Vandals rip up willows planted for Eagle River improvements project in Edwards |

Vandals rip up willows planted for Eagle River improvements project in Edwards

These two images show the unauthorized trail shortly after volunteers planted willows (left) and after that work was destroyed by vandals (right).
Courtesy to the Vail Daily

EDWARDS — Earlier this fall, it took 100 EpicPromise volunteers to plant nearly 5,000 willow transplants along the Eagle River at Edwards.

Last week, all of that effort was trashed.

According to Holly Loff, executive director of the Eagle River Watershed Council, when a couple of employees from the group returned to the area Friday, Nov. 17, to post educational signs about the project, they found most of the willows had been pulled from the ground along with the cedar posts where the signs were supposed to be installed.

“It’s really disappointing. I am guessing it took more than one person to do all that damage,” Loff said. “It had to be time consuming.”

Loff said she can only guess that the damage was done by an individual or individuals who believe that their access to the river is more important than the effort to reduce erosion issues resulting from the unauthorized trail.

But as Eagle County Environmental Health Manager Ray Merry pointed out, surveys of county residents have shown that water quality is their top local environmental priority.

“Ecological protection is certainly a priority in our community, except for a few people, apparently,” Merry said.

Epic effort

The story of the vandalism began earlier this year when the Eagle River Watershed Council found that someone cut an unauthorized trail through the Edwards property. The council has been working on river improvements in the area, funded by various grants that total $4 million. The willow planting was a small part of that overall effort, and it was aimed at dissuading people from using the path.

“Many people were using the path to walk their dogs, but it was causing erosion and sediment issues, so we did some education with the local residents through their homeowners associations,” Loff said.

People may not understand the impact of rouge trails, Merry said. But where there are trails, there are people using them and disturbing the ground.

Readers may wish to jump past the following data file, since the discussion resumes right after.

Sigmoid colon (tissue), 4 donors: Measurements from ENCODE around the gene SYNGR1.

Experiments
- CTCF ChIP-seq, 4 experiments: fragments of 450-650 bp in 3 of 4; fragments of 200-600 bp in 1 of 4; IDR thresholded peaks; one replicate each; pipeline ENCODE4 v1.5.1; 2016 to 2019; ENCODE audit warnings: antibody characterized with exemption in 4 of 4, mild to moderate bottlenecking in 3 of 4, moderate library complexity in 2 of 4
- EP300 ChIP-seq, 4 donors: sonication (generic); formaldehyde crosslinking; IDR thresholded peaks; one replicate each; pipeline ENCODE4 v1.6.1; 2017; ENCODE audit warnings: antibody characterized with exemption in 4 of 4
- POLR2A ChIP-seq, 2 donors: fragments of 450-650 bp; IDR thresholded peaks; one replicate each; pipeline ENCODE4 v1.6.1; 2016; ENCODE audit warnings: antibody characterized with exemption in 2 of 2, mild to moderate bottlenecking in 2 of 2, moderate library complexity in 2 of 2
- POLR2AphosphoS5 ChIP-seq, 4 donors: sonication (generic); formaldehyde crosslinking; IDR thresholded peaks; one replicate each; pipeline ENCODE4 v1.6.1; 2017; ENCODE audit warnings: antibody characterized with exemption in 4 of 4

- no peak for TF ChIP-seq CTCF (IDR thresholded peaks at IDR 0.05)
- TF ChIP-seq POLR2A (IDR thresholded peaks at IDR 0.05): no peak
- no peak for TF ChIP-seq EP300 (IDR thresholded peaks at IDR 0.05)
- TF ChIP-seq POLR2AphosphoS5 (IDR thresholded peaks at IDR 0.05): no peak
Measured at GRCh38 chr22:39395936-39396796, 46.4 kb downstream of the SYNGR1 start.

“Where does all that dirt end up when it rains? The river,” Merry said.

And that is only one part of the problem. Where there are people and trails, there are people walking dogs on trails. That means there are dogs pooping on trails and the feces is also washed into the river.

These concerns are what prompted the willow-planting project. On EpicPromise Day, a corps of 100 volunteers converged at the unauthorized trail site to plant 5,000 willow stakes. They also dug in posts for the educational signs, printed by Vail Resorts, that detailed why the project was important. The signs warned people not to disturb the critical riparian plants by trampling the new willow plantings that would help create wildlife habitat and improve water quality.

When the signs were ready for installation, the watershed council employees found that the two 4-by-4 cedar posts installed to display them had been pulled from the ground and the holes had been filled back in with dirt. Further down the trail, some 85 percent of the 5,000 willow stakes had been ripped from the ground and thrown in the river.

“The path now has dog poop along it and is clearly being used regularly,” Loff said.

Reaching out

Loff said the Eagle River Watershed Council has already reached out to the Brett Ranch Homeowners Association, which has been a great partner for the habitat restoration project.

“They sent out an email to let people know what happened and to tell them if they see anyone acting like that again to let us know,” Loff said. “People probably saw whoever did this and they just assumed they were doing something that they should be doing.”

For now, the approach of winter means the council can’t mend the damage that has been done.

“The ground is frozen and we can’t replace the willows now,” Loff said. “We are not really sure where to go from here.”

Merry shared her dismay.

“The Watershed Council is such a great partner to help us meet our goals of protecting the natural environment of the county,” Merry said. “Look at all the effort it took to get a group of people together for this project. It was a great community effort. It’s just disappointing to see that all dismantled.”

The council is interested in learning more about the vandalism. Anyone with information can contact the Eagle County Sheriff’s Office at 970-328-8500.

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